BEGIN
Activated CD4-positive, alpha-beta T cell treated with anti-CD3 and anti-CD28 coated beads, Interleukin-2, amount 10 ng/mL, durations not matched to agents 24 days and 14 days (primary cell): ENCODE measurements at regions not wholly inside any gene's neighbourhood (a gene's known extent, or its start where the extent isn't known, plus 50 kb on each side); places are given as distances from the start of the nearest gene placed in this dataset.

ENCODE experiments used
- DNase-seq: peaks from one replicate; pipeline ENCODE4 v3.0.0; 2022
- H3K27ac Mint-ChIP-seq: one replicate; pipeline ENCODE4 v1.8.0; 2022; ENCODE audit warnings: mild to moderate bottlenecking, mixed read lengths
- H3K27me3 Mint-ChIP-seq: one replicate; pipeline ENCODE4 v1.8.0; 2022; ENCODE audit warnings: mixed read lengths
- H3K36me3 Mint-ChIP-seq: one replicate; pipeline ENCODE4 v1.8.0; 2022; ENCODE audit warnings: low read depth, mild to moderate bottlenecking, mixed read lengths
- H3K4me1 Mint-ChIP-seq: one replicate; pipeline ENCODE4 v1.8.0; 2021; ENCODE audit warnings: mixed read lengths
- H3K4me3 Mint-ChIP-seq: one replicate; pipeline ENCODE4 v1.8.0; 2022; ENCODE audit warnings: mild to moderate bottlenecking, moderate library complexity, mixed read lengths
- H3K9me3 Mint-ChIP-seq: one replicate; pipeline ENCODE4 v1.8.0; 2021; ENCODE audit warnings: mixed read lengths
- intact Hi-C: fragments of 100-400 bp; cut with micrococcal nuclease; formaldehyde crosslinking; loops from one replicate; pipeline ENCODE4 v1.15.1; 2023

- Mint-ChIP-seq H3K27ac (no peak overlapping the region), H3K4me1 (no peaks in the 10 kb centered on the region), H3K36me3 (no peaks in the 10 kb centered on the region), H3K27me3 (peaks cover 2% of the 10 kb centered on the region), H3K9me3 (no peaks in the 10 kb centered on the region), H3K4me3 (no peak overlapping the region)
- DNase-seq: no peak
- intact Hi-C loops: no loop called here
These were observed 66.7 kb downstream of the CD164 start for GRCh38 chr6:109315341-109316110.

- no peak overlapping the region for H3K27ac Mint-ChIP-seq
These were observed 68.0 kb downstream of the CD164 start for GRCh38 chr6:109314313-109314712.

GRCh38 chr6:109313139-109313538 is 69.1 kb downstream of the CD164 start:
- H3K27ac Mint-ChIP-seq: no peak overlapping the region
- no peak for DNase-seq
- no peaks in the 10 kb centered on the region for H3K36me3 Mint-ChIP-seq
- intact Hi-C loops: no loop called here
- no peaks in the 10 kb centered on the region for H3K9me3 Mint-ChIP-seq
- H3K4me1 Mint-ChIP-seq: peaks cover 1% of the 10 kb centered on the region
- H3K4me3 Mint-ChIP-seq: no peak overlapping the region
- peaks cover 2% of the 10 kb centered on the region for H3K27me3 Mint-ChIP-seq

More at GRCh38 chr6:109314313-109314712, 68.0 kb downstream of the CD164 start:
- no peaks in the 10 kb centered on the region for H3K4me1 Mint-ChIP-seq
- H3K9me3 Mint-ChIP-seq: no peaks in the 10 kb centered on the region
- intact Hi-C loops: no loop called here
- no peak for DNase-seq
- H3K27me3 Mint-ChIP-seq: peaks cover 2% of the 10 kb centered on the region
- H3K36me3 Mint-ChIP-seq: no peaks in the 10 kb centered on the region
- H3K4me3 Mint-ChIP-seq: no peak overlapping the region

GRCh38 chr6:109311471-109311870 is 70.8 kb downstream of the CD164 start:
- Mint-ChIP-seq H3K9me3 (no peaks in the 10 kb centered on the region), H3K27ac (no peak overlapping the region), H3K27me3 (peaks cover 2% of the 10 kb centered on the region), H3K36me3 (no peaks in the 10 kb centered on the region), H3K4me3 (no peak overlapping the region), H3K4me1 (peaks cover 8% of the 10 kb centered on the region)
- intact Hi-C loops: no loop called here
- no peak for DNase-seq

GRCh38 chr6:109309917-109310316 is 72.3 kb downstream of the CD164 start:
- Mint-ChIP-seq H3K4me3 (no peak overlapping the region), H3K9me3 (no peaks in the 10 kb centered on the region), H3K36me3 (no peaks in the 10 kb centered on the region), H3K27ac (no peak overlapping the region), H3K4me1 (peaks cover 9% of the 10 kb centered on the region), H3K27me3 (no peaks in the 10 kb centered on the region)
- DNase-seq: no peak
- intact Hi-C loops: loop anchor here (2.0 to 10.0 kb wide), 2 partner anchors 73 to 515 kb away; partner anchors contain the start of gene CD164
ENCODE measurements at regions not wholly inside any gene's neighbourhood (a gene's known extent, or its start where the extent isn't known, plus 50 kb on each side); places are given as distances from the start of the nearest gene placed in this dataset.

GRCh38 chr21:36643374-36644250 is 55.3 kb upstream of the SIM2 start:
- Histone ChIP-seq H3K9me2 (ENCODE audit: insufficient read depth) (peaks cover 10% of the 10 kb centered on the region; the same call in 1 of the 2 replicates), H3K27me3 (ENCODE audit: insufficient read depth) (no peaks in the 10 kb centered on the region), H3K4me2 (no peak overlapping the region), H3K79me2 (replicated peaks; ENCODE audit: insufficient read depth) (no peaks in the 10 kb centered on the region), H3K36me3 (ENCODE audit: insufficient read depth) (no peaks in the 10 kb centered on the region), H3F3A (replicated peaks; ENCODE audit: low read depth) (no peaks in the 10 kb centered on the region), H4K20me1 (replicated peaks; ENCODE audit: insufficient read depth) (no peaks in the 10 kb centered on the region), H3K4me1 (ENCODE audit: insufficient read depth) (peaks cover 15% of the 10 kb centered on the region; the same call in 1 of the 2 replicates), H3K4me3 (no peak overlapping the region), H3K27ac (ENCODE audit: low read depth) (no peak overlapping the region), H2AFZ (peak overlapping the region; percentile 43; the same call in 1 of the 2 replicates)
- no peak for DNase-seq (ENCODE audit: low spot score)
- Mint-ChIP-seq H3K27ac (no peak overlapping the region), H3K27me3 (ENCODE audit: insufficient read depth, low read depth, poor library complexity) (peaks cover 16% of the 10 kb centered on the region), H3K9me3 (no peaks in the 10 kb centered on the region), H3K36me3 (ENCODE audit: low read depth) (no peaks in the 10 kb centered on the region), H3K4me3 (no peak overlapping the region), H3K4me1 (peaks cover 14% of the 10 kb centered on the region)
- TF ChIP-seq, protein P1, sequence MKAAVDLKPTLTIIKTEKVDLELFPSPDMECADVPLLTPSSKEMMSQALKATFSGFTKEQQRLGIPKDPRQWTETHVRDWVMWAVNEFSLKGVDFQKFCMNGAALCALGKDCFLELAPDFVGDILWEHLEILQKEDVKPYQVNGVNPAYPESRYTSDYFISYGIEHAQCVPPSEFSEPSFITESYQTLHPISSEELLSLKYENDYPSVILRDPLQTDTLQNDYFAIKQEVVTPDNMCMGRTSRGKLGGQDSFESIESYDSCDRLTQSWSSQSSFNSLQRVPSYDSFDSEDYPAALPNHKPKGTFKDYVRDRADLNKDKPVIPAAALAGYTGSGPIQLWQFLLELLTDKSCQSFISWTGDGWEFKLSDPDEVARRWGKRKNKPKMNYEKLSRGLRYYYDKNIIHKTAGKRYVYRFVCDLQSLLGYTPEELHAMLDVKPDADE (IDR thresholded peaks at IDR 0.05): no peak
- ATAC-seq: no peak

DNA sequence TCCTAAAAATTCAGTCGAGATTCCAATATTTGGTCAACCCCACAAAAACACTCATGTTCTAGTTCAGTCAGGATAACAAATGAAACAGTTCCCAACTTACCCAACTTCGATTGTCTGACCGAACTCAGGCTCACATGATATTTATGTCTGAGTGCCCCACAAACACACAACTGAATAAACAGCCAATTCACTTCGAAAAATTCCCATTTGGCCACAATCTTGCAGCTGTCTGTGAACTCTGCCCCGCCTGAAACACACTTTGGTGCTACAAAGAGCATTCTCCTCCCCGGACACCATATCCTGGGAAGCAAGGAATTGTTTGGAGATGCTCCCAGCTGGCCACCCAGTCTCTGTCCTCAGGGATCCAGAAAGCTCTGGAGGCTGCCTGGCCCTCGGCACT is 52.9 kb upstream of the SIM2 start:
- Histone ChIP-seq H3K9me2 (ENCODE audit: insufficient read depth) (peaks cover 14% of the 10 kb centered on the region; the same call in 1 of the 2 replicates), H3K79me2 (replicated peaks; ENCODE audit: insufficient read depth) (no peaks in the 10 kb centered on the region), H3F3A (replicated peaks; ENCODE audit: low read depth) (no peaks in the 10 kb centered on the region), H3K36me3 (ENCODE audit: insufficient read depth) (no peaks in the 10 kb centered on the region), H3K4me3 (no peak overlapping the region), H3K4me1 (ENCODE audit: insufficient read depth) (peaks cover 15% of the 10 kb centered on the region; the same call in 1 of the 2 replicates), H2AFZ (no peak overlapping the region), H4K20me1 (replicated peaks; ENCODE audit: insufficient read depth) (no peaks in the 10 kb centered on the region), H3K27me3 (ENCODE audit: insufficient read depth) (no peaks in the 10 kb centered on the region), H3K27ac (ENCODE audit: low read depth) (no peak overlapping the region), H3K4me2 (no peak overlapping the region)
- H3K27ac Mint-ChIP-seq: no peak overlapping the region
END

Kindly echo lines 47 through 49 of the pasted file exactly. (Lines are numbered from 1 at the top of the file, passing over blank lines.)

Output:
- TF ChIP-seq, protein P1, sequence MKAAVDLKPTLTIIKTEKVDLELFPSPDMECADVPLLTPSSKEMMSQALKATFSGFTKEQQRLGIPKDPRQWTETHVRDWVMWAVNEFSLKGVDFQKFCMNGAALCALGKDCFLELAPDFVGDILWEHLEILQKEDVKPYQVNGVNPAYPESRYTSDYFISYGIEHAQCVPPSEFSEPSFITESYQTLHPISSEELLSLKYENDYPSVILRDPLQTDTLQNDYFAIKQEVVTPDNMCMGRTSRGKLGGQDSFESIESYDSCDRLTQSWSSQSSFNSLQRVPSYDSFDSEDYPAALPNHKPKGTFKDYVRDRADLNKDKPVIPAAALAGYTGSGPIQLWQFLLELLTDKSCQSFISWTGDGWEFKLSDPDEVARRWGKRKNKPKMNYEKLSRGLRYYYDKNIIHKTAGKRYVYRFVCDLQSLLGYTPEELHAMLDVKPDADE (IDR thresholded peaks at IDR 0.05): no peak
- ATAC-seq: no peak

DNA sequence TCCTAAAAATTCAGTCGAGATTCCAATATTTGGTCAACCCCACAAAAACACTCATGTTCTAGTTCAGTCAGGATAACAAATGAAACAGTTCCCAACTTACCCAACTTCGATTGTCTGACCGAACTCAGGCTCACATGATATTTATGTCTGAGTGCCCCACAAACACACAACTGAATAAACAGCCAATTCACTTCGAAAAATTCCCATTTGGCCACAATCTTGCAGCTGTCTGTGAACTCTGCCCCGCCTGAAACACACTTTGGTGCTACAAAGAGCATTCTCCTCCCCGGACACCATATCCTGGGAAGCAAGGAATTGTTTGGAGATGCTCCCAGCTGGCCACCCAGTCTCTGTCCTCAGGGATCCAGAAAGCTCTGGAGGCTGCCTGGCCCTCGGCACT is 52.9 kb upstream of the SIM2 start: